Sometimes I encounter a toad while gardening, and it’s always amazing to witness how invisible quite a large toad can be while sitting on a pile of mulch just a few inches away. A couple of times I’ve inadvertently trod on one in the dark. As my toes curl around the flaccid shape a signal races to my brain wondering, “What the hell is that???” I’m sure the toad feels the same. We part company a split second later with great mutual relief. I remember one specimen in the highlands of Malaysia many years ago that was so large I thought it was an oversized lawn ornament… until a single giant leap took it into the jungle five metres away.
At the end of the rainy season when the temperature and barometric pressure are just right, Bufo melanosticus begins to get that gleam in its eyes. This is when the males crank up the volume on the love songs, filling the night with loud croaks and honks. Romantically inclined females are irresistibly drawn to the music, hopping through the wet grass toward the torrid affair that awaits them. Beauty is indeed in the eye of the beholder. They pair up with shameless haste on a first-come, first served basis, with the male atop the much larger female. The males develop a thickened thumb at breeding time and use this to massage the female and stimulate her to spawn. Sometimes this can take several days. We have a lot to learn from the animal world.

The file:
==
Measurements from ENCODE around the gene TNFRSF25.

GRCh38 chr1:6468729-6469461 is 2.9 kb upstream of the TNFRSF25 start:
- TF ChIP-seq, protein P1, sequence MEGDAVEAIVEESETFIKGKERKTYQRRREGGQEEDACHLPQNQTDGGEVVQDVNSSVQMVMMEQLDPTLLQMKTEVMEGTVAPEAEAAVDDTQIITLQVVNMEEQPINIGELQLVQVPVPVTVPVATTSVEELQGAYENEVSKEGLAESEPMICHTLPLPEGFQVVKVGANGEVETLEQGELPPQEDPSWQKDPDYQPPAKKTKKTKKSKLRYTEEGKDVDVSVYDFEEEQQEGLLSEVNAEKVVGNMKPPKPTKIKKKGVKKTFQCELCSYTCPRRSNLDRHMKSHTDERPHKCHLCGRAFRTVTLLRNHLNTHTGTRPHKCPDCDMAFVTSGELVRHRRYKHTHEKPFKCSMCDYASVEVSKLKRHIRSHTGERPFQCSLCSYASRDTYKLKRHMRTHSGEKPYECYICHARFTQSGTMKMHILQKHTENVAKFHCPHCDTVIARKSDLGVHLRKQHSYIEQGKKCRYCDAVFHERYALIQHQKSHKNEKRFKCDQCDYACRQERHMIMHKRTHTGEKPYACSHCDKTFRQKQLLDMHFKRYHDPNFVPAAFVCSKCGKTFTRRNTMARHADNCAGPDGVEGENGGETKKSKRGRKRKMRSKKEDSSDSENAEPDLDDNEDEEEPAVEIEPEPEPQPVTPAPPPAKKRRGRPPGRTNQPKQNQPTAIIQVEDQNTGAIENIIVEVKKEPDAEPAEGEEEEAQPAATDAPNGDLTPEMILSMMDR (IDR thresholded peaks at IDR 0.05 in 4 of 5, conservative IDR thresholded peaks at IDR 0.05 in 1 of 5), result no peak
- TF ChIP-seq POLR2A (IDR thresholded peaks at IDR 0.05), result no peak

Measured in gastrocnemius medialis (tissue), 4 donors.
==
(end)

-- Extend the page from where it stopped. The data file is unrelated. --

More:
A few days later, strings of black eggs can be seen suspended between pond plants and a little while afterward they hatch into tadpoles. This is party time for the fish, snakes and birds that consume them in huge numbers. It’s a wonder any survive to serenade me through the next rainy season.